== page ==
Perhaps the most telling word in the quote is exceptional. By calling these particular teachers exceptional, Mr Drape seems to be acknowledging that this is not the norm. Isn't that the heart of the matter? How can we make the parent satisfaction that comes from seeing one's child thrive in school the norm?
Anonymous said…

You need to get out more - here in the Northwest cluster we haven't seen 21 kids in a class at some schools for 4 years...how I would love to see that lost small class size. 28-32 is the norm. How I would love to see small class sizes again. How I would love to see equal funding for ALL schools in the district.

Mr. Drape needs to look at how many kids are busing OUT of the south end, before he starts casting stones at the north.
Anonymous said…
Lots of schools in the south end have low class sizes. I'm not sure why Madrona has large class sizes. MLK had 14 or 15, and by many accounts an excellent school. High Point has 14 or 15 now. John Muir is pretty small too. Why didn't some people pick MLK? Hint. It wasn't because of the class size. South-enders get preference-choice in QA/Magnolia. We have very large class sizes. Every morning the buses from the south end roll in, and the white kids roll on out. It isn't for the small classes.
Anonymous said…
I appreciate the thoughtful responses to my letter. Clearly it struck a chord, and the letter seems to have taken on a life of its own. I hope you understand that one letter cannot communicate clearly all of the nuances and complexities of the issue of race in schools, and particularly the role of white families in schools where they are in the minority. I still have much to learn in this dialogue, and appreciate the chance to step more deeply into this conversation with others.

I am not going to attempt to answer every post questioning my motivations or sanity, although my wife would like me to. :-) But I would like to clarify a number of things:

I wrote my letter to Danny Westneat as a parent, not as a principal. While I realize that I can’t separate myself from my role as principal of The New School, I was speaking as a parent in the district, and not on the district’s behalf.

I realize that some of what I say creates tension and confusion. Why am I, as a white man, so interested (some have said obsessed) with race? Our family has a deep commitment to racial reconciliation, which we were called to 20 years ago during a life-changing summer in Mississippi, and is intimately connected to issues of faith. This focus informs the decisions we have made, and make on a regular basis – where we live, where we send our kids to school, the careers we have chosen, where we eat, who our friends are. We look at most everything through that lens. Will this or that decision get us closer to or further away from the ideal of racial reconciliation? We are constantly asking ourselves how we can cross boundaries, and we know from experience that this takes effort and intentionality. I recognize that our focus does not resonate with all.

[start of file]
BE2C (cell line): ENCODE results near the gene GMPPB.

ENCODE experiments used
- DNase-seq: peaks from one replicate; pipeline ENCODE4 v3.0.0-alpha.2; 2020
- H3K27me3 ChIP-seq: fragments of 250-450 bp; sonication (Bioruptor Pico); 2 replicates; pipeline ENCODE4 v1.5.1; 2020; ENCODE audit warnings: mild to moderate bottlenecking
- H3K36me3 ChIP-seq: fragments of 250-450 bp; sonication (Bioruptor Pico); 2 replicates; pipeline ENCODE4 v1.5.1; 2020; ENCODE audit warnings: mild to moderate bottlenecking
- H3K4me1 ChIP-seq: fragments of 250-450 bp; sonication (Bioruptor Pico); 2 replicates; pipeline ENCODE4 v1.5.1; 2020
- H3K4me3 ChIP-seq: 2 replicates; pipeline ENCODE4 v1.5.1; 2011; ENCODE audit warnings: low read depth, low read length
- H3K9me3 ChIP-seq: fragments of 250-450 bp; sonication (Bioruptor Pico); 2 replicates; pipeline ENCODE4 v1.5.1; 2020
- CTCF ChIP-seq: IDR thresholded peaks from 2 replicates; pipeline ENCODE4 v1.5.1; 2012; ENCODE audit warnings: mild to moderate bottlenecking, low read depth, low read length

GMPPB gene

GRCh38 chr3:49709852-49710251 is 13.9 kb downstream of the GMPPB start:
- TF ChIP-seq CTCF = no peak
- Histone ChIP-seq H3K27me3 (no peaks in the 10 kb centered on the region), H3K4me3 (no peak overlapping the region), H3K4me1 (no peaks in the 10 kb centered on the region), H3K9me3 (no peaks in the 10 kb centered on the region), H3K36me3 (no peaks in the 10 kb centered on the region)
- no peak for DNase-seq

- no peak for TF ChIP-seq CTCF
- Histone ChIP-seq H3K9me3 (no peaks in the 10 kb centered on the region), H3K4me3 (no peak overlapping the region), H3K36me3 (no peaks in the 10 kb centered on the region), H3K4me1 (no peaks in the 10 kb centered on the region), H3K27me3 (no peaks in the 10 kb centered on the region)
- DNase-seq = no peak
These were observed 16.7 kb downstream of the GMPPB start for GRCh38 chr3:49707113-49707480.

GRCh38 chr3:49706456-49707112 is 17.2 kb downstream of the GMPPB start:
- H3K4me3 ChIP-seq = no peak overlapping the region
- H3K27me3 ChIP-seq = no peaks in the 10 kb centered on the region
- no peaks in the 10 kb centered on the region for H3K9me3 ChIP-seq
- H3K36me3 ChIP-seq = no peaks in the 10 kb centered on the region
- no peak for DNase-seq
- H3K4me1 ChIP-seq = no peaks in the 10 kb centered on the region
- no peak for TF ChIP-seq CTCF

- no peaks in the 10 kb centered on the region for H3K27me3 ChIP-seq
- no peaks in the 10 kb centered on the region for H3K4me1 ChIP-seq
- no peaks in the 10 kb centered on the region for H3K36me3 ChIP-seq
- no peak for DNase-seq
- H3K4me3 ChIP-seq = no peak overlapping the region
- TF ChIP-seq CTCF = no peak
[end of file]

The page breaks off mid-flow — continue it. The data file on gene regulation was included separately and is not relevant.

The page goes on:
I am absolutely NOT saying that academics and the arts don’t matter – this is perhaps the most misunderstood piece of my letter. One posting wrote “But education is also about art and music and the gifts they bring to our lives and how much we learn from them about history and math.” Absolutely! I deeply believe that we MUST challenge each student to the highest, and immerse them in a radically rich learning world that nurtures their soul (and includes art and music and community adventures, and much more). Obviously, as so many of you have pointed out, at The New School we have the great blessing of having so much – a diverse student body, in small classes, achieving at high levels, as well as many enrichment extras. My heart’s desire is that every school would have what The New School has. Academic success and rich, engaging experiences for all students is THE point.

Before this posting, I have not participated in general online conversations such as this. Email and blogs are not the best way to communicate about such a complex and important topic. But I did want to respond and clarify somewhat, as some have requested. I invite any of you to talk with me in person. The way we get a better sense of who we are in this is when we commit relationally to each other, when we step into the questions with people who think differently than we do. I am sincere when I say I would rather talk with those of you who challenge my thoughts here, than just read your anonymous critiques. Let me know if you would be willing, and we can make some time.

Danny Westneat and I met and talked, and I appreciate his willingness to take the time to do so. I hope that our conversation can continue, as I believe our dialogue has moved us both – helped to make us both better parents, educators, community members. I don’t presume to have this all figured out, and I welcome the opportunity to deepen my understanding.